The later photo of him and his wife on their wedding day as a captain with his pilot wings, and what looks like the AM with 3-4 OLC, a GC ribbon and the EAME ribbon with 3 or 4 stars.

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This is a recent series of pictures. The first is a guy who already earned his gunner wings and is in the pilot cadet program.

 

The later photo of him and his wife on their wedding day as a captain with his pilot wings, and what looks like the AM with 3-4 OLC, a GC ribbon and the EAME ribbon with 3 or 4 stars.

 

One of the other wedding photos. So sad that no one is named! Still, a nice set of pictures, I think.

 

Patrick

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Found one other interesting picture. I suspect that this is one taken in England. A 50 mission cap, silk scarf, A2 jacket and a cold stare. Big difference from his earlier photos and this wedding photos!

 

I think he's name was Clyde Jr. That is the only thing written anywere. Darn!

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As much as I like collecting wings, I also enjoy finding those pictures of guys wearing wings. I ESPECIALLY like pictures of guys wearing wings with pretty girls (and sometimes not so pretty).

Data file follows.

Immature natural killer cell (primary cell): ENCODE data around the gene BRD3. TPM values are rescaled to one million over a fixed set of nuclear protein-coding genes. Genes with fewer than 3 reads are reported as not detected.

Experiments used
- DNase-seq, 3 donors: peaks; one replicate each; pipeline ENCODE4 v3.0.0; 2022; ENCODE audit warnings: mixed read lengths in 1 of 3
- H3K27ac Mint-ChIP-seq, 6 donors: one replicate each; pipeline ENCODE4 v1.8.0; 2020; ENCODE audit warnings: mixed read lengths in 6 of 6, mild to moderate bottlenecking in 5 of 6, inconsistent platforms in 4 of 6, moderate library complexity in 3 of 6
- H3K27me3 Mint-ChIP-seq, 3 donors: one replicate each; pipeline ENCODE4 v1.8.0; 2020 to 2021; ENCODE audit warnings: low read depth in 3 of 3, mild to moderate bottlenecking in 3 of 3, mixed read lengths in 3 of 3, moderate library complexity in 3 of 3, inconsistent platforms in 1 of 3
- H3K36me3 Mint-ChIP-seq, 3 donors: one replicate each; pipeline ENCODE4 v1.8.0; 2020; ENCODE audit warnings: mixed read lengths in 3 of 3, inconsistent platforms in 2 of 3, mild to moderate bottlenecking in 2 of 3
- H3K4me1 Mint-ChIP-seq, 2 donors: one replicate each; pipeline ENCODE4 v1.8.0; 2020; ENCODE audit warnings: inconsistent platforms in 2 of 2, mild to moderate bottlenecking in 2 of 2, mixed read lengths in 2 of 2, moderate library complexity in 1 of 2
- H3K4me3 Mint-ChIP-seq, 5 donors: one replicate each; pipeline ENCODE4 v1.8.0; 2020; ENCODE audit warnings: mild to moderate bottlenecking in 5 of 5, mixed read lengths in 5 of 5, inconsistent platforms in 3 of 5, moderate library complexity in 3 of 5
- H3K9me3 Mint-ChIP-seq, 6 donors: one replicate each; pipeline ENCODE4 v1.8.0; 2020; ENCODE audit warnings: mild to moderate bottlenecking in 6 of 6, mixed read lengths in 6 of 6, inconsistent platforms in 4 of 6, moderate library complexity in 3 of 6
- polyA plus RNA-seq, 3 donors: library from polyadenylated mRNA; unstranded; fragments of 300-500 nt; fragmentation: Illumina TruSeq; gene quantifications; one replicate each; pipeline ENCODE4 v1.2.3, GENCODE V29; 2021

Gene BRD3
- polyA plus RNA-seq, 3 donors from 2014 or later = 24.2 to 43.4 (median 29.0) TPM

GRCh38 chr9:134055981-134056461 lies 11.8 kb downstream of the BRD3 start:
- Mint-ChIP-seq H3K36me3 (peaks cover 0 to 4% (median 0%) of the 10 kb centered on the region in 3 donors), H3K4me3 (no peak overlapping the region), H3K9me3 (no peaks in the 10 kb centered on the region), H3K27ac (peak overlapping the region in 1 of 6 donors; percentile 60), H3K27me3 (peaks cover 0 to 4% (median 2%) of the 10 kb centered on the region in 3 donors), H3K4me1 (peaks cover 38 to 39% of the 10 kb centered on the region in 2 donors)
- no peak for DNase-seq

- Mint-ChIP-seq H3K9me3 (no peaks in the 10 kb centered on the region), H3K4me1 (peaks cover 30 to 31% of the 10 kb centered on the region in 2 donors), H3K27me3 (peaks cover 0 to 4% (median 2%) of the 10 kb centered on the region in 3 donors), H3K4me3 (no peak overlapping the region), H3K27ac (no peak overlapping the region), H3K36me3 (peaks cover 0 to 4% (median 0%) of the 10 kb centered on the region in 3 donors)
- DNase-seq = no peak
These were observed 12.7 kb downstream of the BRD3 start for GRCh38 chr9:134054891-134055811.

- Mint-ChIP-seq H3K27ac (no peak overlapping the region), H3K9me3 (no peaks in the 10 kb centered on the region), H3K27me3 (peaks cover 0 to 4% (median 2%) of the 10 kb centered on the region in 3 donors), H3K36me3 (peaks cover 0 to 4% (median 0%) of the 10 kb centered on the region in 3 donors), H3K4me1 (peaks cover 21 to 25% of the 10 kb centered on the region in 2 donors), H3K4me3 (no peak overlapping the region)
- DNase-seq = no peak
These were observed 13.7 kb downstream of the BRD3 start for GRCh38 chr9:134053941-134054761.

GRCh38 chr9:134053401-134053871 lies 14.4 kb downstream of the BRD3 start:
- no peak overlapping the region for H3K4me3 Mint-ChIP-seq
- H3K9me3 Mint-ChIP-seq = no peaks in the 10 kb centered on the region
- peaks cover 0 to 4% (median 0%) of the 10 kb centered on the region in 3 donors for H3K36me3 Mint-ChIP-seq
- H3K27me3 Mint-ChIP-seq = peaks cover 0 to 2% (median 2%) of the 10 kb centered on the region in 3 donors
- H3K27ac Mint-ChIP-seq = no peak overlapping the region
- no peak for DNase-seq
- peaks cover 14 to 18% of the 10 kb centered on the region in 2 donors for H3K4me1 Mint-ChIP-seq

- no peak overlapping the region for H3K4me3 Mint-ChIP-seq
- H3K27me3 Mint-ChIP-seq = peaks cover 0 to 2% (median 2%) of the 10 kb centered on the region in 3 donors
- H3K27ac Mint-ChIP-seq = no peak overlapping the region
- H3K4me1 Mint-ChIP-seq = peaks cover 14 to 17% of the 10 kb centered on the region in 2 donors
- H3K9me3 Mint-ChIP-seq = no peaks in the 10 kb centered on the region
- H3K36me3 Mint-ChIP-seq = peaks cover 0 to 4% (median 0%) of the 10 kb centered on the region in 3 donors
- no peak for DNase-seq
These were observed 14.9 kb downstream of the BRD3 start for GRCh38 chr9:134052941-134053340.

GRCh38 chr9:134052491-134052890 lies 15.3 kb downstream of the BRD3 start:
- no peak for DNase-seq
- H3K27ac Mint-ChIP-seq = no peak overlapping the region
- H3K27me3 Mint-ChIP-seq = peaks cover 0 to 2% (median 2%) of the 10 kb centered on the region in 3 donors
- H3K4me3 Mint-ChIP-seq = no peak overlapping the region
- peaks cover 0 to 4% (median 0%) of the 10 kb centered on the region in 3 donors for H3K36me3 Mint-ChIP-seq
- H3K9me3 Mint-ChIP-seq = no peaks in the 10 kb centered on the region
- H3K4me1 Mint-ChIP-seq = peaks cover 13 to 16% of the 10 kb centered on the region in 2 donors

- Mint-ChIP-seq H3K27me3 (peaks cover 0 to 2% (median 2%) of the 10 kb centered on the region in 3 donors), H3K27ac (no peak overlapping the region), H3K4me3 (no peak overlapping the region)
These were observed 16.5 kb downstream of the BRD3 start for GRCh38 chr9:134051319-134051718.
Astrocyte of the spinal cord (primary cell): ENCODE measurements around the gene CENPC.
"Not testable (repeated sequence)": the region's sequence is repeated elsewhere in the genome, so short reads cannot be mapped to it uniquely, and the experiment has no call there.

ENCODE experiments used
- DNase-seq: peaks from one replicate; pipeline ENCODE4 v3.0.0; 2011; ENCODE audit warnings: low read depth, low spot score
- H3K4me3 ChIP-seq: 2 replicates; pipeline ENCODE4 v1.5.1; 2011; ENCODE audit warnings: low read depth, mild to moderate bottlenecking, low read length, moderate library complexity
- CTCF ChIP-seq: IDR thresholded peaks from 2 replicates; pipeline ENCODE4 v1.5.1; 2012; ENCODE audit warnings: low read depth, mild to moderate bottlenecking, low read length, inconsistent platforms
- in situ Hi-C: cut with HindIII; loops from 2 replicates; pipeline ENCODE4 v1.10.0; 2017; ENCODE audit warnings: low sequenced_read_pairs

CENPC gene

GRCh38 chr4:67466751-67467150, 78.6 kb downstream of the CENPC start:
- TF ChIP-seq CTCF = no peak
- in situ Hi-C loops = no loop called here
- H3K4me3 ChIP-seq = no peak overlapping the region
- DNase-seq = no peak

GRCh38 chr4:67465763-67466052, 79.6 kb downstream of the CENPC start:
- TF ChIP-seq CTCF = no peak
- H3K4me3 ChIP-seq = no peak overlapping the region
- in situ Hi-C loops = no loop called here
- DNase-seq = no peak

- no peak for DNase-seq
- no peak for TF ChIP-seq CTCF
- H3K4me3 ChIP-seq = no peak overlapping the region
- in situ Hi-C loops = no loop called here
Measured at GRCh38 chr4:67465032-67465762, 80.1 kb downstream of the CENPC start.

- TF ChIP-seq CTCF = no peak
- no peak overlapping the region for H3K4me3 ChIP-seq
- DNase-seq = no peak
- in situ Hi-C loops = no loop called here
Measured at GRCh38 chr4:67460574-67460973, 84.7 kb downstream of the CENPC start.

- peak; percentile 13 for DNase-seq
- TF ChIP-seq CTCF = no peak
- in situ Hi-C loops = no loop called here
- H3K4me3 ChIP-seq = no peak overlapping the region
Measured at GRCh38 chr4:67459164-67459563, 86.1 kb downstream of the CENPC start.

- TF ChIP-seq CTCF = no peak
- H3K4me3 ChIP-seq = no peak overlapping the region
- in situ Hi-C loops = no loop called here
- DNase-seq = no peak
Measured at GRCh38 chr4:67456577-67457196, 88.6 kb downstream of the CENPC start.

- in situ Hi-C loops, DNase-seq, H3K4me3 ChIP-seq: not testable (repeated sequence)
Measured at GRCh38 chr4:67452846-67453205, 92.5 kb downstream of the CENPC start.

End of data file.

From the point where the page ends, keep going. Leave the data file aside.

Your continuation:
Here are a few of the photos from my collection.

 

This first one is of a service pilot wearing what looks like an LGB service pilot wing. The gal on the left has a USN cap badge pinned on her blouse.

 

Ran across this photo in a junk shop years ago. Don't know who it is but I thought it was a great picture. Thought you might enjoy it.

 

Terry

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Patrick - not much I can say about all your photos that I have not said... always a treat. As for Terry,s photo two :thumbsup:

 

I took the liberty of playing a bit with the photo I hope you do not mind.

 

Thanks for posting guys.

 

John

 

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Always looking for Wings & Named Air Medals!

Motto: To Collect, Preserve, and Remember!